The ongoing due diligence process on Fortis Healthcare by the suitors in the race currently has reportedly thrown up some unexpected skeletons in the closet. Citing sources Mint today reported that the scrutiny has unearthed unpaid vendors' bills of Rs 450 crore, a penalty on FHL's subsidiary Fortis Escorts Heart Institute that's to the tune of Rs 503 crore, as well as undisclosed land-related issues at three of its hospitals.
Earlier this month, Fortis Healthcare had shortlisted four entities - the Munjal-Burman combine, Manipal-TPG consortium, Malaysia's IHH Healthcare Berhad and Radiant Life Care - to participate in a fresh round of bidding after some participants contested the board's original choice.
Interestingly, the criteria of the fresh bidding process mandated that the buyers have to make a minimum investment of Rs 1,500 crore into FHL by way of preferential allotment apart from having a plan for funding the acquisition of RHT Health Trust (RHT) and a plan for providing exit to private equity investors of diagnostic arm SRL. Furthermore, the submitted bids had to be unconditional and clearly mention about the source of funds for the transaction. The participants reportedly have to complete their due diligence processes by June 10 and make fresh offers by June 14.
But the newly discovered skeletons in FHL's closet may weigh down its valuation in the rebidding. The healthcare major was earlier valued at Rs 180 per share by Manipal-TPG.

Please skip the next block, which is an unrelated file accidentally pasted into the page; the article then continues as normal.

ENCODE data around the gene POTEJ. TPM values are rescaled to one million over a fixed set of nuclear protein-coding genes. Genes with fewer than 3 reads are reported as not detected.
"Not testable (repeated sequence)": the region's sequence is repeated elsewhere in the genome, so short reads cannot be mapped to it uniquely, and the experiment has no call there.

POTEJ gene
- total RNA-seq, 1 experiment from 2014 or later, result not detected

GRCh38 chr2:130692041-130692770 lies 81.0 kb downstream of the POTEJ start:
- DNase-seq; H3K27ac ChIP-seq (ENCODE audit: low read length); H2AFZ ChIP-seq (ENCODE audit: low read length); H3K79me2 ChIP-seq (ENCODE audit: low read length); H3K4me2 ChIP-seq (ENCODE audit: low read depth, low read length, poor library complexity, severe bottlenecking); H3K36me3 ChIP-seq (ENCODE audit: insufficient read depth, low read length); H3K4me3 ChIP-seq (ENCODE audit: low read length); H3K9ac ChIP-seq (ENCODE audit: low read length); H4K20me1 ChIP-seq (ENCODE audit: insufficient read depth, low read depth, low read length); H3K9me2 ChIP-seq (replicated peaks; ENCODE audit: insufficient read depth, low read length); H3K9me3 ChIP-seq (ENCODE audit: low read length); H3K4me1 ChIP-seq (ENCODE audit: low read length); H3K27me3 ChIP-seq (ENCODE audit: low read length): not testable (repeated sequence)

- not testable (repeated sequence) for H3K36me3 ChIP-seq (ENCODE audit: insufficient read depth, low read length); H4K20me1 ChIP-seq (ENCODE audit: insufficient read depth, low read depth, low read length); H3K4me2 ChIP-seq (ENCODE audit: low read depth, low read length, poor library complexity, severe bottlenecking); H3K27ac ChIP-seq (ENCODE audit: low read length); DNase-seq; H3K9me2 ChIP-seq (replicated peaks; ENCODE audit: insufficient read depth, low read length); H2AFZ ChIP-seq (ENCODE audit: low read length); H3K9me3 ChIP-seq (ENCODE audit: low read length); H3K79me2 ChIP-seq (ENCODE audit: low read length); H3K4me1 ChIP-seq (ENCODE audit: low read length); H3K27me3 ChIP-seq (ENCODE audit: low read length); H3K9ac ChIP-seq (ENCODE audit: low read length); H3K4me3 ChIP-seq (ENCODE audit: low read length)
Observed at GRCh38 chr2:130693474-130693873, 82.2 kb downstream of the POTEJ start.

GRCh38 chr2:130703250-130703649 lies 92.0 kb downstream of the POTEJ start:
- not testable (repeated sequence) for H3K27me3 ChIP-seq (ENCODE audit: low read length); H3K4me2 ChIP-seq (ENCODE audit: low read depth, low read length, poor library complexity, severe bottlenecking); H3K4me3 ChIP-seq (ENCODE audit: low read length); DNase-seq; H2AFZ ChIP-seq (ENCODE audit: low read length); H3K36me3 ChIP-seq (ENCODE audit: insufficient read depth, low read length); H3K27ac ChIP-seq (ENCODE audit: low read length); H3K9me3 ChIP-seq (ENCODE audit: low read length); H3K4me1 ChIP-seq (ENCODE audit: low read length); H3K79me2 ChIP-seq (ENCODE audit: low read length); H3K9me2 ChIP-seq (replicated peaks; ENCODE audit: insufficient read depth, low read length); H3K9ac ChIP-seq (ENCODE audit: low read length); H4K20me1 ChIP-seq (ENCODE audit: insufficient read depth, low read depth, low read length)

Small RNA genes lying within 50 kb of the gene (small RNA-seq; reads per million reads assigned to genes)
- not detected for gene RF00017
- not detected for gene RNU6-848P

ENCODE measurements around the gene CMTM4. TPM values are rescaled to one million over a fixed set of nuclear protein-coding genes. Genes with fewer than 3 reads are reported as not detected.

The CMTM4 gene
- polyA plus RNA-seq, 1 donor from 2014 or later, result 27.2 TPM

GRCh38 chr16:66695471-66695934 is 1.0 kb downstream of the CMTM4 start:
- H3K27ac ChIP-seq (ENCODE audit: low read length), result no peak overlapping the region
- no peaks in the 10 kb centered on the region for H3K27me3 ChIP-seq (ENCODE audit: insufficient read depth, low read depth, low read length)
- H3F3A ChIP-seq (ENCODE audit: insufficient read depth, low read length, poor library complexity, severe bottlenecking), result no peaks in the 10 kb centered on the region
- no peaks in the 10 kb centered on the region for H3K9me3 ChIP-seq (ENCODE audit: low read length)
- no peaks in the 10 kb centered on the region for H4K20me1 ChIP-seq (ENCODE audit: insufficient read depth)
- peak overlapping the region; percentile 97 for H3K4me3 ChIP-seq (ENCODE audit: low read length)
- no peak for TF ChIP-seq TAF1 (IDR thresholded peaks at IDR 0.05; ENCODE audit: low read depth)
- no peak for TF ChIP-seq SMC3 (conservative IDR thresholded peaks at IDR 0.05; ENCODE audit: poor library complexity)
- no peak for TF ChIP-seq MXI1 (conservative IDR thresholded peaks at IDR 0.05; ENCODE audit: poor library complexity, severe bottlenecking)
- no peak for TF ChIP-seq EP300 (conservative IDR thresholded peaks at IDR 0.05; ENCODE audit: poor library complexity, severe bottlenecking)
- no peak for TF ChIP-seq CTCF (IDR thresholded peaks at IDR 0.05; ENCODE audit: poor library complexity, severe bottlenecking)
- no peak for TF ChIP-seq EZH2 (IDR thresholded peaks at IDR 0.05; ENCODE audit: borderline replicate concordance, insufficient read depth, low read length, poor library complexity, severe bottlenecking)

"Due diligence may pull down the valuation. Also, the company's performance has deteriorated. There are some land-related issues with the Gurgaon hospital, apart from similar issues at hospitals in Malad and Vashi (Both in Mumbai). I do not expect the fresh bidding to be too high," a contender for FHL's assets told the daily.
Then there is the hefty Rs 503.36 crore penalty slapped on Fortis Escorts Heart Institute (EHIRCL) by the Directorate General of Health Services on May 29 on charges that it was making unreasonable profits. According to the report, FHL's buyer will be saddled with it.
FHL's looming woes don't stop at lower valuations. Sources told the daily that some of its lenders are considering dragging it to bankruptcy court in an attempt to recover their dues.
However, Fortis has refuted these charges. "In the normal course of business, there are vendor payments due at any point in time with some delays. These are cleared as soon as possible in an appropriate manner. Also, we are not aware about any creditor/s moving to NCLT to recover their dues," the company's spokesperson told the daily.
In addition, in a regulatory filing on June 6, FHL said that a writ petition has been filed by EHIRCL at the Delhi High Court challenging the penalty order. FHL had added that the "court has stayed the order passed by the Special Committee, subject to deposit of Rs 5 Crore within 3 weeks and has directed that no coercive action shall be taken against EHIRCL till the next date of hearing i.e. December 6, 2018".
But that is at best a breather for the company, not an escape. The big question is whether FHL's shareholders need to worry about the near future.